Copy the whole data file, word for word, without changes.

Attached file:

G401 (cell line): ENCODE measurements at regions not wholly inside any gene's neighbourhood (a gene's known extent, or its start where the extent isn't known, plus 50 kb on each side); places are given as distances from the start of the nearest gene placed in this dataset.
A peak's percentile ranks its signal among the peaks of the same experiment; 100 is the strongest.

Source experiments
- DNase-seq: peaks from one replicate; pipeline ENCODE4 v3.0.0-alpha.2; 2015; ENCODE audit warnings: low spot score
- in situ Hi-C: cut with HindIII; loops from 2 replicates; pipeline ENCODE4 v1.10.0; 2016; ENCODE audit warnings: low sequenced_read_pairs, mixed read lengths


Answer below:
G401 (cell line): ENCODE measurements at regions not wholly inside any gene's neighbourhood (a gene's known extent, or its start where the extent isn't known, plus 50 kb on each side); places are given as distances from the start of the nearest gene placed in this dataset.
A peak's percentile ranks its signal among the peaks of the same experiment; 100 is the strongest.

Source experiments
- DNase-seq: peaks from one replicate; pipeline ENCODE4 v3.0.0-alpha.2; 2015; ENCODE audit warnings: low spot score
- in situ Hi-C: cut with HindIII; loops from 2 replicates; pipeline ENCODE4 v1.10.0; 2016; ENCODE audit warnings: low sequenced_read_pairs, mixed read lengths